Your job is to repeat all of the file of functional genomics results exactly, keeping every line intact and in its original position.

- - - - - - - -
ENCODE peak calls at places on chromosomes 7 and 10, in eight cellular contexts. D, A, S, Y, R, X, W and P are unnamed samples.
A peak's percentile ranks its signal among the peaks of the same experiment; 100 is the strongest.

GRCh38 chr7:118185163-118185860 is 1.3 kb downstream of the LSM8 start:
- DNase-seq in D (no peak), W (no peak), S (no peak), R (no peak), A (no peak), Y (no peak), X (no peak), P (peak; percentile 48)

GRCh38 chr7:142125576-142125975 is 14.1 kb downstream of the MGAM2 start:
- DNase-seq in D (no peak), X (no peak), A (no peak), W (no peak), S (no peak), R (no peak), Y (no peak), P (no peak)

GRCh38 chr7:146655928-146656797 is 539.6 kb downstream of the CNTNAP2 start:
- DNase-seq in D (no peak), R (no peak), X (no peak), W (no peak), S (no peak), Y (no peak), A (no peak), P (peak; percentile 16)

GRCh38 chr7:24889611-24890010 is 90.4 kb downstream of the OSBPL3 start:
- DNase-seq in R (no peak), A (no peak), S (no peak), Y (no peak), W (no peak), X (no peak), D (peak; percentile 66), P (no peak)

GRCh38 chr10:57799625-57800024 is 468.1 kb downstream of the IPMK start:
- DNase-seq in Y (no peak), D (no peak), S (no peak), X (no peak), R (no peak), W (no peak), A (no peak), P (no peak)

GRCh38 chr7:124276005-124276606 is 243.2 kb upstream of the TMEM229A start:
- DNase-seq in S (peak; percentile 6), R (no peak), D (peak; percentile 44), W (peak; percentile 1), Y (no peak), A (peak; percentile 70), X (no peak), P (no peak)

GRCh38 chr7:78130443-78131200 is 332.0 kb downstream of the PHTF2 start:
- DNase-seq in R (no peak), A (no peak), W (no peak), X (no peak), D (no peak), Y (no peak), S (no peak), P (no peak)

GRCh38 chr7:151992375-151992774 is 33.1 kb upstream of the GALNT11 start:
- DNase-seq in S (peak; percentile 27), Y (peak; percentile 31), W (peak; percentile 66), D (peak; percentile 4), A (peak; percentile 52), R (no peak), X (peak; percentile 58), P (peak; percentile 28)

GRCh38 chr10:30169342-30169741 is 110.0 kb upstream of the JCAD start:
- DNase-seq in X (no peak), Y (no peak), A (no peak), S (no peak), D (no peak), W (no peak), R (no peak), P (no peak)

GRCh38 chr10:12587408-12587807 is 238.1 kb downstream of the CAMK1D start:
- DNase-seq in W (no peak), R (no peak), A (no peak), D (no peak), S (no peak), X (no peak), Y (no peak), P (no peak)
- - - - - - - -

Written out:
ENCODE peak calls at places on chromosomes 7 and 10, in eight cellular contexts. D, A, S, Y, R, X, W and P are unnamed samples.
A peak's percentile ranks its signal among the peaks of the same experiment; 100 is the strongest.

GRCh38 chr7:118185163-118185860 is 1.3 kb downstream of the LSM8 start:
- DNase-seq in D (no peak), W (no peak), S (no peak), R (no peak), A (no peak), Y (no peak), X (no peak), P (peak; percentile 48)

GRCh38 chr7:142125576-142125975 is 14.1 kb downstream of the MGAM2 start:
- DNase-seq in D (no peak), X (no peak), A (no peak), W (no peak), S (no peak), R (no peak), Y (no peak), P (no peak)

GRCh38 chr7:146655928-146656797 is 539.6 kb downstream of the CNTNAP2 start:
- DNase-seq in D (no peak), R (no peak), X (no peak), W (no peak), S (no peak), Y (no peak), A (no peak), P (peak; percentile 16)

GRCh38 chr7:24889611-24890010 is 90.4 kb downstream of the OSBPL3 start:
- DNase-seq in R (no peak), A (no peak), S (no peak), Y (no peak), W (no peak), X (no peak), D (peak; percentile 66), P (no peak)

GRCh38 chr10:57799625-57800024 is 468.1 kb downstream of the IPMK start:
- DNase-seq in Y (no peak), D (no peak), S (no peak), X (no peak), R (no peak), W (no peak), A (no peak), P (no peak)

GRCh38 chr7:124276005-124276606 is 243.2 kb upstream of the TMEM229A start:
- DNase-seq in S (peak; percentile 6), R (no peak), D (peak; percentile 44), W (peak; percentile 1), Y (no peak), A (peak; percentile 70), X (no peak), P (no peak)

GRCh38 chr7:78130443-78131200 is 332.0 kb downstream of the PHTF2 start:
- DNase-seq in R (no peak), A (no peak), W (no peak), X (no peak), D (no peak), Y (no peak), S (no peak), P (no peak)

GRCh38 chr7:151992375-151992774 is 33.1 kb upstream of the GALNT11 start:
- DNase-seq in S (peak; percentile 27), Y (peak; percentile 31), W (peak; percentile 66), D (peak; percentile 4), A (peak; percentile 52), R (no peak), X (peak; percentile 58), P (peak; percentile 28)

GRCh38 chr10:30169342-30169741 is 110.0 kb upstream of the JCAD start:
- DNase-seq in X (no peak), Y (no peak), A (no peak), S (no peak), D (no peak), W (no peak), R (no peak), P (no peak)

GRCh38 chr10:12587408-12587807 is 238.1 kb downstream of the CAMK1D start:
- DNase-seq in W (no peak), R (no peak), A (no peak), D (no peak), S (no peak), X (no peak), Y (no peak), P (no peak)